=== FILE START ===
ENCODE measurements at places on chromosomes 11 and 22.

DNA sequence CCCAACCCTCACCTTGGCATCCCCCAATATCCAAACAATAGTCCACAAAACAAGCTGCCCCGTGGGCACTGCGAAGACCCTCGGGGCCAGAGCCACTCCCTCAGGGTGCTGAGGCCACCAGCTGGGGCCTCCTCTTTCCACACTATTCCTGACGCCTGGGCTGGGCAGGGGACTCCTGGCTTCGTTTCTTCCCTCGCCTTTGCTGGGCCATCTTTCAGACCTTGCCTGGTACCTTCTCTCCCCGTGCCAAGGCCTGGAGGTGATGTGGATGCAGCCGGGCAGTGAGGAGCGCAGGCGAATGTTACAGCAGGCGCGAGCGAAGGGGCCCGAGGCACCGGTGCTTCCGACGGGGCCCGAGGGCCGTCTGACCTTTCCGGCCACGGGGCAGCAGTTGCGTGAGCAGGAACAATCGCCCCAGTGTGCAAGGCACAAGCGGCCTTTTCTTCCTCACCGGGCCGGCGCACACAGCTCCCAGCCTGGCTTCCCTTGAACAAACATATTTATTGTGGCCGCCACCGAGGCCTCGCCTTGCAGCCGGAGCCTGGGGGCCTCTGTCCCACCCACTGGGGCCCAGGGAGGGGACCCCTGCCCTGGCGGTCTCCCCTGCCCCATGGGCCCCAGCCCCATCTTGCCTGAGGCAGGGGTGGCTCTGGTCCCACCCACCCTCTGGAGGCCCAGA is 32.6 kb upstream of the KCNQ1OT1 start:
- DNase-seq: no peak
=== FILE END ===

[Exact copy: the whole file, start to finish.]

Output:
ENCODE measurements at places on chromosomes 11 and 22.

DNA sequence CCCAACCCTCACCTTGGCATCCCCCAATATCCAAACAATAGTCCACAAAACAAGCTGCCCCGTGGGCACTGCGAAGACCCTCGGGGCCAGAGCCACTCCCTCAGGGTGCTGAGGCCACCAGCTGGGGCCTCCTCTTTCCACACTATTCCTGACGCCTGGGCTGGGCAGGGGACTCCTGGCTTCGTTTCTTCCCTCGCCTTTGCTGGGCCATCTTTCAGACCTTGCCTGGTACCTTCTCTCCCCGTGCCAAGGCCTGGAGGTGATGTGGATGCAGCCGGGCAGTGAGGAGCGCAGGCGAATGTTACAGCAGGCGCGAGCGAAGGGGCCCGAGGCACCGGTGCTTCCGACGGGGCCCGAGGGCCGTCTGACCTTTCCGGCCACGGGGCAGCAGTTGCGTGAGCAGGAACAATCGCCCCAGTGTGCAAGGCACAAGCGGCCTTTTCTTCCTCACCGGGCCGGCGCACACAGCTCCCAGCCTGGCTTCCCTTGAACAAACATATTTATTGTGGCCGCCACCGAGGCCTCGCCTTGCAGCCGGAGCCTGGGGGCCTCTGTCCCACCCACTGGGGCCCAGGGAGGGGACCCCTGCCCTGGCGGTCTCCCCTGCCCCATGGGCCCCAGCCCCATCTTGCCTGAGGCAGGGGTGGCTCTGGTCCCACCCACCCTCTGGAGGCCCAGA is 32.6 kb upstream of the KCNQ1OT1 start:
- DNase-seq: no peak